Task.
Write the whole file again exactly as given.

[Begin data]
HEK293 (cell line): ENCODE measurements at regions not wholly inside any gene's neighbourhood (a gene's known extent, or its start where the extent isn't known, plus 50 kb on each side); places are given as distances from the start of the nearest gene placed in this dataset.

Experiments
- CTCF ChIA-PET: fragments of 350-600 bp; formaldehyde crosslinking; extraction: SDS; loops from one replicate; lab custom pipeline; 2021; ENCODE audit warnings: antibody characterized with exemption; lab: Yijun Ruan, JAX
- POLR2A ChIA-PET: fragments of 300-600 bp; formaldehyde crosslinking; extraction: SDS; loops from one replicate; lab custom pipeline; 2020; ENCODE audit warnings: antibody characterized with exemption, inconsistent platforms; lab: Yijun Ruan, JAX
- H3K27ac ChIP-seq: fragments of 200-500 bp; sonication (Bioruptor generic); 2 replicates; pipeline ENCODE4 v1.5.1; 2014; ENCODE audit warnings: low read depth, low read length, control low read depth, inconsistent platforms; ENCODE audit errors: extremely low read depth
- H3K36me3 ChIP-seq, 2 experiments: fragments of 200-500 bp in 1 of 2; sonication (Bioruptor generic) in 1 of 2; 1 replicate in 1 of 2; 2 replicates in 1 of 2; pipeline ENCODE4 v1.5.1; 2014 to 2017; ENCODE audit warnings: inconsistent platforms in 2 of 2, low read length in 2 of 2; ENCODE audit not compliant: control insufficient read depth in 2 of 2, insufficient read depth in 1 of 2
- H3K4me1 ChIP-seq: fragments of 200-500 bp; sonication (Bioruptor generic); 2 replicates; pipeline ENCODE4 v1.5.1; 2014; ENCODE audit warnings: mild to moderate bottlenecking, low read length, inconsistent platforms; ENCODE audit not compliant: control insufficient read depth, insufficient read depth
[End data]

HEK293 (cell line): ENCODE measurements at regions not wholly inside any gene's neighbourhood (a gene's known extent, or its start where the extent isn't known, plus 50 kb on each side); places are given as distances from the start of the nearest gene placed in this dataset.

Experiments
- CTCF ChIA-PET: fragments of 350-600 bp; formaldehyde crosslinking; extraction: SDS; loops from one replicate; lab custom pipeline; 2021; ENCODE audit warnings: antibody characterized with exemption; lab: Yijun Ruan, JAX
- POLR2A ChIA-PET: fragments of 300-600 bp; formaldehyde crosslinking; extraction: SDS; loops from one replicate; lab custom pipeline; 2020; ENCODE audit warnings: antibody characterized with exemption, inconsistent platforms; lab: Yijun Ruan, JAX
- H3K27ac ChIP-seq: fragments of 200-500 bp; sonication (Bioruptor generic); 2 replicates; pipeline ENCODE4 v1.5.1; 2014; ENCODE audit warnings: low read depth, low read length, control low read depth, inconsistent platforms; ENCODE audit errors: extremely low read depth
- H3K36me3 ChIP-seq, 2 experiments: fragments of 200-500 bp in 1 of 2; sonication (Bioruptor generic) in 1 of 2; 1 replicate in 1 of 2; 2 replicates in 1 of 2; pipeline ENCODE4 v1.5.1; 2014 to 2017; ENCODE audit warnings: inconsistent platforms in 2 of 2, low read length in 2 of 2; ENCODE audit not compliant: control insufficient read depth in 2 of 2, insufficient read depth in 1 of 2
- H3K4me1 ChIP-seq: fragments of 200-500 bp; sonication (Bioruptor generic); 2 replicates; pipeline ENCODE4 v1.5.1; 2014; ENCODE audit warnings: mild to moderate bottlenecking, low read length, inconsistent platforms; ENCODE audit not compliant: control insufficient read depth, insufficient read depth